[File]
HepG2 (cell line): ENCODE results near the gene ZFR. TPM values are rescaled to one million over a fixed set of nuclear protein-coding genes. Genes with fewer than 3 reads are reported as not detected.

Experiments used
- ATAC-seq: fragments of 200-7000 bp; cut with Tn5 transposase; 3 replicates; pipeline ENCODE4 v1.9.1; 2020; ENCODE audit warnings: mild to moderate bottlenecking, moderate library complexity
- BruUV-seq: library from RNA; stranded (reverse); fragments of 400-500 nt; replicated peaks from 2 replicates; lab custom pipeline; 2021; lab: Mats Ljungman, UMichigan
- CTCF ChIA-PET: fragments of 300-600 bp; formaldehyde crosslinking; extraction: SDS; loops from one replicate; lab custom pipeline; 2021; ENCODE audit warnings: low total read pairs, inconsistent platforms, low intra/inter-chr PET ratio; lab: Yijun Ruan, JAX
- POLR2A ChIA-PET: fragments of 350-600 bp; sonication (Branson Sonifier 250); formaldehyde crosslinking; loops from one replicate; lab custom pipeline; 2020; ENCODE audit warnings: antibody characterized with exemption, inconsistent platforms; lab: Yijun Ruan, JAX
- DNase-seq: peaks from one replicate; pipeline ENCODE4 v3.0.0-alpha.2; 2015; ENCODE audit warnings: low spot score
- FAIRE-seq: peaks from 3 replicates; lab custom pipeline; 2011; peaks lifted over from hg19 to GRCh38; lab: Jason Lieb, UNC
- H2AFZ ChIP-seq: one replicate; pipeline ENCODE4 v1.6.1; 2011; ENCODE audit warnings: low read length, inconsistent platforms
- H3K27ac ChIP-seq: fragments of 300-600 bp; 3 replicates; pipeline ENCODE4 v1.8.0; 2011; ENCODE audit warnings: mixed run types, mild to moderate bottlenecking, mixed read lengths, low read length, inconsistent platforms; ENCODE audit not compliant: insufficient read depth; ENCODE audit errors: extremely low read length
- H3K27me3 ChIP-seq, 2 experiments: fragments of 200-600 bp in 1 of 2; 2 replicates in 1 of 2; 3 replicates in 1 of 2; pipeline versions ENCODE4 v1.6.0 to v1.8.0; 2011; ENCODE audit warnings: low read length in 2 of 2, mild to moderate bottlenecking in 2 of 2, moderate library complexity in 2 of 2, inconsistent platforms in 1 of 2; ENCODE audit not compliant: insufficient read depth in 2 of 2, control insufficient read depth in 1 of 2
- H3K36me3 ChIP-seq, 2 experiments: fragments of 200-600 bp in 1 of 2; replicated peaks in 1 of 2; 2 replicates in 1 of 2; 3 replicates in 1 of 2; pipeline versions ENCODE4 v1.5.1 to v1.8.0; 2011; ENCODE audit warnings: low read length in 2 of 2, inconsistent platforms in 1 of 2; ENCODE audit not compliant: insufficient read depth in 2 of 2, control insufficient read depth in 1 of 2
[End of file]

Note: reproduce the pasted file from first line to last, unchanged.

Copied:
HepG2 (cell line): ENCODE results near the gene ZFR. TPM values are rescaled to one million over a fixed set of nuclear protein-coding genes. Genes with fewer than 3 reads are reported as not detected.

Experiments used
- ATAC-seq: fragments of 200-7000 bp; cut with Tn5 transposase; 3 replicates; pipeline ENCODE4 v1.9.1; 2020; ENCODE audit warnings: mild to moderate bottlenecking, moderate library complexity
- BruUV-seq: library from RNA; stranded (reverse); fragments of 400-500 nt; replicated peaks from 2 replicates; lab custom pipeline; 2021; lab: Mats Ljungman, UMichigan
- CTCF ChIA-PET: fragments of 300-600 bp; formaldehyde crosslinking; extraction: SDS; loops from one replicate; lab custom pipeline; 2021; ENCODE audit warnings: low total read pairs, inconsistent platforms, low intra/inter-chr PET ratio; lab: Yijun Ruan, JAX
- POLR2A ChIA-PET: fragments of 350-600 bp; sonication (Branson Sonifier 250); formaldehyde crosslinking; loops from one replicate; lab custom pipeline; 2020; ENCODE audit warnings: antibody characterized with exemption, inconsistent platforms; lab: Yijun Ruan, JAX
- DNase-seq: peaks from one replicate; pipeline ENCODE4 v3.0.0-alpha.2; 2015; ENCODE audit warnings: low spot score
- FAIRE-seq: peaks from 3 replicates; lab custom pipeline; 2011; peaks lifted over from hg19 to GRCh38; lab: Jason Lieb, UNC
- H2AFZ ChIP-seq: one replicate; pipeline ENCODE4 v1.6.1; 2011; ENCODE audit warnings: low read length, inconsistent platforms
- H3K27ac ChIP-seq: fragments of 300-600 bp; 3 replicates; pipeline ENCODE4 v1.8.0; 2011; ENCODE audit warnings: mixed run types, mild to moderate bottlenecking, mixed read lengths, low read length, inconsistent platforms; ENCODE audit not compliant: insufficient read depth; ENCODE audit errors: extremely low read length
- H3K27me3 ChIP-seq, 2 experiments: fragments of 200-600 bp in 1 of 2; 2 replicates in 1 of 2; 3 replicates in 1 of 2; pipeline versions ENCODE4 v1.6.0 to v1.8.0; 2011; ENCODE audit warnings: low read length in 2 of 2, mild to moderate bottlenecking in 2 of 2, moderate library complexity in 2 of 2, inconsistent platforms in 1 of 2; ENCODE audit not compliant: insufficient read depth in 2 of 2, control insufficient read depth in 1 of 2
- H3K36me3 ChIP-seq, 2 experiments: fragments of 200-600 bp in 1 of 2; replicated peaks in 1 of 2; 2 replicates in 1 of 2; 3 replicates in 1 of 2; pipeline versions ENCODE4 v1.5.1 to v1.8.0; 2011; ENCODE audit warnings: low read length in 2 of 2, inconsistent platforms in 1 of 2; ENCODE audit not compliant: insufficient read depth in 2 of 2, control insufficient read depth in 1 of 2